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Rivers McGraw Act now in Senate

A bill that would require parents to be notified before anyone under 21 could be granted bond after being arrested for drugs or driving under the influence is now in the hands of the Senate.

House Bill 1089 was passed unanimously by the House on Feb. 23 and pushed through to the Senate.

The bill, named the Rivers McGraw Act,  is now on the Senate calendar to be voted on the floor whenever Lt. Gov. Tate Reeves calls it for a vote.

If passed, the bill was originally set to go into law on July 1; however, Senate Judiciary Committee A placed a reverse repealer on the bill which sets the repeal date as the day before the law is to take effect. It’s usually done when the Senate feels there needs to be more work done to the bill and goes back to a conference committee without outright killing the bill.

Family backs bill

The bill was introduced by Rep. Andy Gipson on behalf of Lauren McGraw, the mother of Rivers McGraw, a University of Mississippi student from Madison who committed suicide in November, three hours after being arrested for his second DUI since 2015.

Lauren McGraw says her son was bonded out by a friend and she was never notified of the arrest. After she heard, she got in her car, headed to Oxford. But before reaching Oxford she received a phone call telling her Rivers had taken his own life.

“They arrest kids under 21 for possessing alcohol, public drunkenness, and call them minors, but then they don’t contact their parents,” McGraw said. “My son would absolutely be alive today if I had been contacted by police. I believe that with all my heart.”

In December, Madison Municipal Judge Dale Danks mandated that anyone under 21 arrested for drugs or DUI would be held up to 48 hours until a parent could be reached. Then McGraw took her fight to the Legislatures to make the law a state law.

The bill, however, would require the minor to be held up to eight hours until a parent can be contacted. Should it not be feasible for a parent to appear personally because of distance or other circumstances, law enforcement personnel would take reasonable steps to determine that a parent was notified and concurs with the release of the defendant. An attorney acting on behalf of the defendant’s parents can also arrange bail.

If a parent cannot be reached, the defendant would go before a judge after eight hours where bail will be set.

Police not in favor

The age of majority is 21 in Mississippi; however, those18 are considered adults in some instances. They can enter into contracts and are considered adults for criminal purposes at 18 – which is one reason why the Mississippi Association of Chiefs of Police is not in support of the bill, according to Oxford Police Chief Joey East, who also serves as MACP president.

East said the bill needs more clarification as to whether “arrest” means any arrests, misdemeanor or felony or custodial or noncustodial.

“The bill says ‘If a person under the age of 21 is arrested for an offense,’ of drugs or DUI, bail won’t be granted unless a parent can be reached,” East said. “It doesn’t say felony or misdemeanor. People charged with DUI are arrested anyway, but if we find someone with a small amount of marijuana on them, we generally give them a citation to go to court. It’s a noncustodial arrest. Will we have to now start actually bringing them to jail? It’s unclear.”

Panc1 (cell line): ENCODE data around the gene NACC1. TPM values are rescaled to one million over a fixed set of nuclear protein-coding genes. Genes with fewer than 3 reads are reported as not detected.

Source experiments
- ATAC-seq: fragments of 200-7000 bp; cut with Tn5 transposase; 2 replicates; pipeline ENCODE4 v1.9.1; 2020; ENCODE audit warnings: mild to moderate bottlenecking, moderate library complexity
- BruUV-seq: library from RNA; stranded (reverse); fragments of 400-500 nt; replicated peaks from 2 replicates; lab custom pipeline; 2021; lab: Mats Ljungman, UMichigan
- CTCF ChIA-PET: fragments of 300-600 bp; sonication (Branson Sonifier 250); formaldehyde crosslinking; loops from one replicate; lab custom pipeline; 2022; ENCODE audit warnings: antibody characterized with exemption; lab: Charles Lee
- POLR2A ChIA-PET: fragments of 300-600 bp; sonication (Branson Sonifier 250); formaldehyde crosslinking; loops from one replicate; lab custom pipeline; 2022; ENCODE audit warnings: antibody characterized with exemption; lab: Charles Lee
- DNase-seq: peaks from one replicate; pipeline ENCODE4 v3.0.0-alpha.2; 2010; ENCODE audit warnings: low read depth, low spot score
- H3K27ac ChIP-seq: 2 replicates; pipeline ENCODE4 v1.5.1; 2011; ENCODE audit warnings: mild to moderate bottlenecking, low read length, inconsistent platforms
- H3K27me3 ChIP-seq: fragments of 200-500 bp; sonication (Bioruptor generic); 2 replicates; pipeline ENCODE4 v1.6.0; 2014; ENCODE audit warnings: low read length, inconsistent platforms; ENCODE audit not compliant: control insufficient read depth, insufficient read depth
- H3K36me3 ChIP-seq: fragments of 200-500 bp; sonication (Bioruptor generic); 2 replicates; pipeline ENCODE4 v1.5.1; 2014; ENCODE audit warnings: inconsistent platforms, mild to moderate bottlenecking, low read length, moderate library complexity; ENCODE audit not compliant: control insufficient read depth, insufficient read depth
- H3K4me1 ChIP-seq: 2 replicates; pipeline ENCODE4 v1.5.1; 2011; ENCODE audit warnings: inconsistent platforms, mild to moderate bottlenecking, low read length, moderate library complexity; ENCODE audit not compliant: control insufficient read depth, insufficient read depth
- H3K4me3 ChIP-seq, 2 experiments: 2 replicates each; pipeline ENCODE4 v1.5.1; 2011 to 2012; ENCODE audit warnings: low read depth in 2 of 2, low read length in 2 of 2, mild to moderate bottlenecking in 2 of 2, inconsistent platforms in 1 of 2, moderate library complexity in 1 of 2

East said it will put more responsibility on the detention center to determine if they’ve actually spoken to a parent and not a friend of the defendant’s pretending to be a parent.

East said there’s also a conflict of what constitutes a minor since those 18 and above are considered adults when involved with criminal activity.

“If someone is 19 or 20 and in the military, served in Iraq for a year and comes home and does something stupid, are we going to call mom and dad?” East questioned. “What if they’re married?”

East said it costs Oxford $35 each time someone is brought to the jail.

“What happened to Rivers is a horrible thing, and my heart goes out to his mother and his family,” East said. “But it’s just not good legislation at this point. There’s good meaning behind it. But we are punishing and traumatizing more young people by doing it this way. What we need are more mental health resources to handle situations like Rivers’.”

Mom disappointed with MACP

Rivers had been dealing with drug and alcohol abuse for a few years but McGraw said she felt her son was making progress. However, on Nov. 10, he used Xanax, cocaine and alcohol, a combination that often leaves the user in a “dark place,” McGraw said.

She said she’s disappointed in MACP’s decision not to back the bill.

“They have fought this bill from behind the scene,” McGraw said Wednesday. “They should have come and talked to us and let us know what wording they had concerns with.”

McGraw said if only a citation is issued, it’s not an arrest and that OPD or any law enforcement wouldn’t have to change anything that they’re doing now and that the only change comes when the defendant is brought to jail.

“We could have talked about changes before the bill got this far,” McGraw said.

McGraw said people under 21 generally are in school or on their parent’s insurance and their actions generally come back to be the parents’ responsibility ultimately anyway.

“In Mississipi, they’re minors until they’re 21,” she said. “If they are in trouble, the parents should be told. If I had been notified, I could have gotten Rivers help that day.”